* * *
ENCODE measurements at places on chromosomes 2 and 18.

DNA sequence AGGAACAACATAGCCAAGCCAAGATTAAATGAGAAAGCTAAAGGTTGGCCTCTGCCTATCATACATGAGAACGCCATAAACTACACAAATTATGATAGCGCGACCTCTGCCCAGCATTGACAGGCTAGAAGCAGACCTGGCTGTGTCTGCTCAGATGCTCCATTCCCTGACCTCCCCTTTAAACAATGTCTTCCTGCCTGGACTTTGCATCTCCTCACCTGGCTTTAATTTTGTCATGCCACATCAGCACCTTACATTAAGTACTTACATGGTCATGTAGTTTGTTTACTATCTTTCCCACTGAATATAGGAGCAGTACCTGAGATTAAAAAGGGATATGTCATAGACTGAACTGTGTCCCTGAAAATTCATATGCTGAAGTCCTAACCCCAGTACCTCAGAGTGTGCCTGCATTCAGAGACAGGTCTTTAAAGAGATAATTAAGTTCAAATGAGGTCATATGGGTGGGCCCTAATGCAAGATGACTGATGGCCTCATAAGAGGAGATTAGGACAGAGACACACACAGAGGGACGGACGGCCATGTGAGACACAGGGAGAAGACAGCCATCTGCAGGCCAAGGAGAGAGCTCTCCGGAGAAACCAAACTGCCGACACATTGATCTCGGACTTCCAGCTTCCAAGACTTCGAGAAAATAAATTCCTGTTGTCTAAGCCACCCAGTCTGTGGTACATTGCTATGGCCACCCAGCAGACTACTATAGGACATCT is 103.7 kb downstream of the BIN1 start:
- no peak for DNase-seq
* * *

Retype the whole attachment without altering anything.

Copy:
ENCODE measurements at places on chromosomes 2 and 18.

DNA sequence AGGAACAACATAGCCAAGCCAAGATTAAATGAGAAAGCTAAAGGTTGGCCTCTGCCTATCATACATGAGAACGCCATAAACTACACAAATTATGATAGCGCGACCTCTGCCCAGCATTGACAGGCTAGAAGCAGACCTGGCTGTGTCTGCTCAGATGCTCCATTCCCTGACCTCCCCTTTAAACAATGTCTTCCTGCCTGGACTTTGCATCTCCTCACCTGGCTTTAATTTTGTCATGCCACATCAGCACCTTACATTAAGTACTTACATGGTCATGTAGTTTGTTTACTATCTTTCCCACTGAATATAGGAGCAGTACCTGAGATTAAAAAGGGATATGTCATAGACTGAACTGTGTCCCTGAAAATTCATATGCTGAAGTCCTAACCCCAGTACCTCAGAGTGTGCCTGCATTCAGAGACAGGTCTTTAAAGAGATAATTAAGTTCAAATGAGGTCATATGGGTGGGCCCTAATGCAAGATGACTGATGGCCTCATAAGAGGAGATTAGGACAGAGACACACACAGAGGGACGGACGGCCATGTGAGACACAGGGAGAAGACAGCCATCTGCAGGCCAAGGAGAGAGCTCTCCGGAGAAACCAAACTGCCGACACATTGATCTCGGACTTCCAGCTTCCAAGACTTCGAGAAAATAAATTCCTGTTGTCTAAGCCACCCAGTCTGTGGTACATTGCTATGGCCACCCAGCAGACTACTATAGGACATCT is 103.7 kb downstream of the BIN1 start:
- no peak for DNase-seq